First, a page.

A visual diagnosis of the deadly Dec. 5 avalanche in Dry Gulch, near the Eisenhower Tunnel. PHOTO COURTESY CAIC, TEXT ADDED BY CAIC FORECASTER SCOTT TOEPFER. Click on the image for a larger view.
Risk of triggered avalanches high across the Colorado mountains
By Summit Voice
SUMMIT COUNTY — New snow in the Colorado mountains is great news for skiers and ski resorts, but the storm has also increase the risk of backcountry avalanches. Several highways, including US 50 over Monarch Pass, US 6 over Loveland Pass and US 160 over Wolf Creek Pass have have been closed intermittently for avalanche control work and the Colorado Avalanche Information Center issued avalanche warnings and watches for most of the high country.
According to an avalanche warning for the South San Juans, including the Wolf Creek Pass area, both natural and triggered snow slides are likely. Backcountry travel is not recommended on or under steep snow-covered slopes. A similar warning is in effect for the Gunnison zone, including the backcountry around Crested Butte, where storm totals have reached 50 inches around Gothic, Irwin and Schofield Pass.
The snow that’s fallen in the past few days is wet and heavy and could cause the snowpack to fail near the ground, creating large and dangerous avalanches. Gusty winds from the west and southwest have built windslabs that could easily be triggered by a skier, snowboarder or snowmobile, and some of those slides could step down into the weak layers of cohesionless, faceted grains now buried deep in the snowpack.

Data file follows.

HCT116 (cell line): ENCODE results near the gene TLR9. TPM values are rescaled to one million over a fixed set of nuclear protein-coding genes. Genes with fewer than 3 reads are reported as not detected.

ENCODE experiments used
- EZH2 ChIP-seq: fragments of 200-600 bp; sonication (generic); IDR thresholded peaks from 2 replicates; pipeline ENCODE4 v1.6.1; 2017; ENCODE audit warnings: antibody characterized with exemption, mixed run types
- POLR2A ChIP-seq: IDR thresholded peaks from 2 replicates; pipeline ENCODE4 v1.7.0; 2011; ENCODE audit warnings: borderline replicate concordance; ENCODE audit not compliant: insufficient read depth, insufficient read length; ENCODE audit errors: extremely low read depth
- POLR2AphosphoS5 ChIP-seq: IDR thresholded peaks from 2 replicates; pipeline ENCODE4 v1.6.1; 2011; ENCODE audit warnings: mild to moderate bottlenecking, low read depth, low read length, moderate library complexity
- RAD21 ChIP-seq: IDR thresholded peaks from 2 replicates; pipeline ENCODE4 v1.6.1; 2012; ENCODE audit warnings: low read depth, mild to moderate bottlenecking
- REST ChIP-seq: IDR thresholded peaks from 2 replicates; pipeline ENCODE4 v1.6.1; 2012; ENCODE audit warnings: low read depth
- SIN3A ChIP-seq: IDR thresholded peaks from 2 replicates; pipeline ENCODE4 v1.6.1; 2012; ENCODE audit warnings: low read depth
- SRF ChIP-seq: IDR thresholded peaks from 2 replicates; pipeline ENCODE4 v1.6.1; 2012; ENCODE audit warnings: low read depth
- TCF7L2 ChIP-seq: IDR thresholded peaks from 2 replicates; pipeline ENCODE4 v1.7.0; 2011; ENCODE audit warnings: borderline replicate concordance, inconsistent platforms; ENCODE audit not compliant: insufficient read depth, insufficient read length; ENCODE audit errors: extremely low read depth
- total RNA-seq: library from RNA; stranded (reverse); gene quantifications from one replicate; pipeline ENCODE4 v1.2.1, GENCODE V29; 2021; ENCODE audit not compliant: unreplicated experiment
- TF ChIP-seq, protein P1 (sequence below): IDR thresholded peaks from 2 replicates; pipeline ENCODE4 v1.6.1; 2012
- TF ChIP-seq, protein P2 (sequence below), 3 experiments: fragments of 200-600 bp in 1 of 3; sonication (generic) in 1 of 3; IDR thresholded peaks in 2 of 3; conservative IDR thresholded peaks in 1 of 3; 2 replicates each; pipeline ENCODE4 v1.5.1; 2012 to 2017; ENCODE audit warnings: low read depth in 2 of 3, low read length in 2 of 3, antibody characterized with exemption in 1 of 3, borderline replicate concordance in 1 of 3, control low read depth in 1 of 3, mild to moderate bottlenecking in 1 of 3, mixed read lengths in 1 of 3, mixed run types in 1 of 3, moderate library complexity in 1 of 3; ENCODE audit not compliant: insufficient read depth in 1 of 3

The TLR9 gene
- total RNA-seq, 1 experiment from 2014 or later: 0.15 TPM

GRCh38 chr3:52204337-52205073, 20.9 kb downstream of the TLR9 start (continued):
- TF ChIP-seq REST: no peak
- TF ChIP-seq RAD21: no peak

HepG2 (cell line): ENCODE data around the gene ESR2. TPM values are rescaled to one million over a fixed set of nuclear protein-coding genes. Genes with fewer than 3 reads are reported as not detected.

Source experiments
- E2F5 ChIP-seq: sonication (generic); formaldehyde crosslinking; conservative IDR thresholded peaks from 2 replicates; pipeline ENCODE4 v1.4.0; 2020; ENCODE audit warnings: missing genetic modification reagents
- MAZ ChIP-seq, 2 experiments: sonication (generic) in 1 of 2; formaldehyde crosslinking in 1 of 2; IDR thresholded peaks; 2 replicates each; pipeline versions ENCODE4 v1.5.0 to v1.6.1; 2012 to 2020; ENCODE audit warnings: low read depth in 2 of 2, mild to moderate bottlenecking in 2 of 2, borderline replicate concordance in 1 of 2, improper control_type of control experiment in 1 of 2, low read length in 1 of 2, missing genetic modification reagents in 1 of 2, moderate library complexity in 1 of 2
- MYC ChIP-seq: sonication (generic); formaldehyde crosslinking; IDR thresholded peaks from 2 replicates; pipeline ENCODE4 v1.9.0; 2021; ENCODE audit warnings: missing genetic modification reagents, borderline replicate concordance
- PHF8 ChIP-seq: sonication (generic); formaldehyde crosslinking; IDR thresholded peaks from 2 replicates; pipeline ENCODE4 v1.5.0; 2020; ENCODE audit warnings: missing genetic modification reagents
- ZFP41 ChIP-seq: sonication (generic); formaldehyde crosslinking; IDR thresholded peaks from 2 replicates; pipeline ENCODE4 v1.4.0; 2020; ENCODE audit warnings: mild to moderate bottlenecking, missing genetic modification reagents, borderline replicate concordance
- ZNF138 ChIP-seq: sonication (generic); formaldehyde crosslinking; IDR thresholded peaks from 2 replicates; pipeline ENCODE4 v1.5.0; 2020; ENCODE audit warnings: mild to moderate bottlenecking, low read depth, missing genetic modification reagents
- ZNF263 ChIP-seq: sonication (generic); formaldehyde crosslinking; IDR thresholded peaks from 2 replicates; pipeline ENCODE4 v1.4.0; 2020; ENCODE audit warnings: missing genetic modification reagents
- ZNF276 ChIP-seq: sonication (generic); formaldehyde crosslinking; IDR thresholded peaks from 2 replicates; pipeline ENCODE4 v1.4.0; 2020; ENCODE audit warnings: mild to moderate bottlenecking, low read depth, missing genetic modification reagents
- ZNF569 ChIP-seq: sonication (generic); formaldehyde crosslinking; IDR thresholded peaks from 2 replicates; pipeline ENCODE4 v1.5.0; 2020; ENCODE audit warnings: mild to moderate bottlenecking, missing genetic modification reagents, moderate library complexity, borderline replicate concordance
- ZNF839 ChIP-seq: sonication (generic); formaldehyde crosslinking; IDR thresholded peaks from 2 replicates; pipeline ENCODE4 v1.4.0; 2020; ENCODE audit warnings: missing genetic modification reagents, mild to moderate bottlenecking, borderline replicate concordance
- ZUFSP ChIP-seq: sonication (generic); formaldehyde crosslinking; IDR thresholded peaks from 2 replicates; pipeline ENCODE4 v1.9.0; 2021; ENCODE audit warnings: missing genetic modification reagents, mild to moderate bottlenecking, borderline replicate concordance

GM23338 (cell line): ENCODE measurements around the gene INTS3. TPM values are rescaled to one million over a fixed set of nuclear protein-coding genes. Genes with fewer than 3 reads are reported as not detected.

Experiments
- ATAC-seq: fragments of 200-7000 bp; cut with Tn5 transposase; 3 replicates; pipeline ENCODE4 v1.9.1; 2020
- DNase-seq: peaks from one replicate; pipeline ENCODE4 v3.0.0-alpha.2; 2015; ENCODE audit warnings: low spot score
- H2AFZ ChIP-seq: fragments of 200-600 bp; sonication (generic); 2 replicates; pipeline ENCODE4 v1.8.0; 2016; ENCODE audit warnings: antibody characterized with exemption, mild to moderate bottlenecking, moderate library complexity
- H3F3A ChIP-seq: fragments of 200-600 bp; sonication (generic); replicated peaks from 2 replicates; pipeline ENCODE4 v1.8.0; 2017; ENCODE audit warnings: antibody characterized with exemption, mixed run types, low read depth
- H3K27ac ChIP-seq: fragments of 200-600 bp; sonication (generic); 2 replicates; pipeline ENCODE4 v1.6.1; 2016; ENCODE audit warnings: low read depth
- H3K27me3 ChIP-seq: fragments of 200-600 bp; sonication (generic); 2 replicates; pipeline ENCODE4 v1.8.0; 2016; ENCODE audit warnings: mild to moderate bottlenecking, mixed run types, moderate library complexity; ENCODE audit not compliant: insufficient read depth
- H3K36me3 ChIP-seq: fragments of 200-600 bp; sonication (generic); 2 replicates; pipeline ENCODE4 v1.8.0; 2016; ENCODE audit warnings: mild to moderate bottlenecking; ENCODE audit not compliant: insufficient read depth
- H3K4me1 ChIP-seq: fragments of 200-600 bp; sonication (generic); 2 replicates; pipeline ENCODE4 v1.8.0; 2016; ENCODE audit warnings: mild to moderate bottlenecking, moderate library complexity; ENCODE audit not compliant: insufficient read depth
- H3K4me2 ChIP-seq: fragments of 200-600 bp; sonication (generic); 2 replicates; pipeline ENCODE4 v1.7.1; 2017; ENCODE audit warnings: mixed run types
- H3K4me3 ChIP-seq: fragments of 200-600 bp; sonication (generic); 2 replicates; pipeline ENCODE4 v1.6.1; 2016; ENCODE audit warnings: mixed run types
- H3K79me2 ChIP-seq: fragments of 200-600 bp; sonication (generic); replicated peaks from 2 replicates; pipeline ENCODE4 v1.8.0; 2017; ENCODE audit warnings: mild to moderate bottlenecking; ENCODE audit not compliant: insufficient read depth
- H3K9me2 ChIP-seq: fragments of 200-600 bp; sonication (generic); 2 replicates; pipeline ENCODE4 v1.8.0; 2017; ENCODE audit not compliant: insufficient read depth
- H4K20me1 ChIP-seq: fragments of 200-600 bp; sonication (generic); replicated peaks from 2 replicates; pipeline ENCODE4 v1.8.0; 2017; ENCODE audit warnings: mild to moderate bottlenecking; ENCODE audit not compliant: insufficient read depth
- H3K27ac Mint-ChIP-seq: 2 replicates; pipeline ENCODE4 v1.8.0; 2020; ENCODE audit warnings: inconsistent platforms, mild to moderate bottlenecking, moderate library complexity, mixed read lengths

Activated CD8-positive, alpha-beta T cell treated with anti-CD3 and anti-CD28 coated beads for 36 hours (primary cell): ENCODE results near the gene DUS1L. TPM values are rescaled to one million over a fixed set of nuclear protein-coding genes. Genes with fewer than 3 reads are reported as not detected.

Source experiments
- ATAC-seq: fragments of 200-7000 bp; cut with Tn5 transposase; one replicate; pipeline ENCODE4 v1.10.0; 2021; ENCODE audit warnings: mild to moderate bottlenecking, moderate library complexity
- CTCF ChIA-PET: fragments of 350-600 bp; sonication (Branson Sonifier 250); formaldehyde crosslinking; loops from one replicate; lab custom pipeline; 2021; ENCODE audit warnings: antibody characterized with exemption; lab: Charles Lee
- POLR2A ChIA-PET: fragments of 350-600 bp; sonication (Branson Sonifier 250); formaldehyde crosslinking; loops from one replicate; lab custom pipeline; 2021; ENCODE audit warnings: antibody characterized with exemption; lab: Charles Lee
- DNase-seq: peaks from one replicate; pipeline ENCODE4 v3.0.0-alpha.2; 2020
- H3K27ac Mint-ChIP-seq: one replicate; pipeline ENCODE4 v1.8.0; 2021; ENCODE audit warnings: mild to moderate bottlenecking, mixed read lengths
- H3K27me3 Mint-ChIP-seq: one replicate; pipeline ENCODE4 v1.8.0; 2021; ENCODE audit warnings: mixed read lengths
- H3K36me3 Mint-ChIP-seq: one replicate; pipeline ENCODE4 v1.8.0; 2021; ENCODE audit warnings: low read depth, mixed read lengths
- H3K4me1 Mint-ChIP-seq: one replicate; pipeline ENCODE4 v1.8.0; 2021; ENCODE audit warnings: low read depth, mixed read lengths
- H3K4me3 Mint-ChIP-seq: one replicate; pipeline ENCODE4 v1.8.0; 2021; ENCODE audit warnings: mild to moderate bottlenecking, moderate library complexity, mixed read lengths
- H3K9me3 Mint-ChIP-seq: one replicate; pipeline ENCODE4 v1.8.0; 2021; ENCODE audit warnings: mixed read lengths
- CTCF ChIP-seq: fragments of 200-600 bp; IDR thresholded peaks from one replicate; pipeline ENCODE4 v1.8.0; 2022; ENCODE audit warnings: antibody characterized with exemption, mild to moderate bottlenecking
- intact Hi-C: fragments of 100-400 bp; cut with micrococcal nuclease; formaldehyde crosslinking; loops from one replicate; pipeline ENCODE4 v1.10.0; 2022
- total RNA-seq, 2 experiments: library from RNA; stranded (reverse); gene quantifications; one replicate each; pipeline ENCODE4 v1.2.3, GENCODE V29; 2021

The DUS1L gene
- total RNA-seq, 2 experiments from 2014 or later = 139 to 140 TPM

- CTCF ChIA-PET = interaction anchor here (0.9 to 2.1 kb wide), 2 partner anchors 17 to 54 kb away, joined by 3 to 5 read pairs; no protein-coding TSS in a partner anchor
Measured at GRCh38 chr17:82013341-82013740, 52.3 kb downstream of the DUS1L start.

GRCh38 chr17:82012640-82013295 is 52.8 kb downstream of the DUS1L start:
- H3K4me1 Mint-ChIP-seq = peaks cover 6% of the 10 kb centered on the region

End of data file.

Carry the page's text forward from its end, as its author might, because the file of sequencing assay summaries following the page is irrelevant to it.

Several avalanches reported about a week ago point to the instabilities at the base of the snowpack. Read about the recent slides here.
The CAIC has also posted a detailed report on the fatal avalanche in Dry Gulch, east of the Eisenhower Tunnel, describing how the hard slab on the steep slope broke into refrigerator-sized blocks before burying a backcountry skier under two to three feet of heavy snow. The skier was wearing an Avalung survival pack that was stripped from his shoulders by the force of the slide.
So far this winter there have been four avalanche fatalities in the U.S. A climber in Washington was killed Dec. 4, just a day before the fatal Dry Creek slide.
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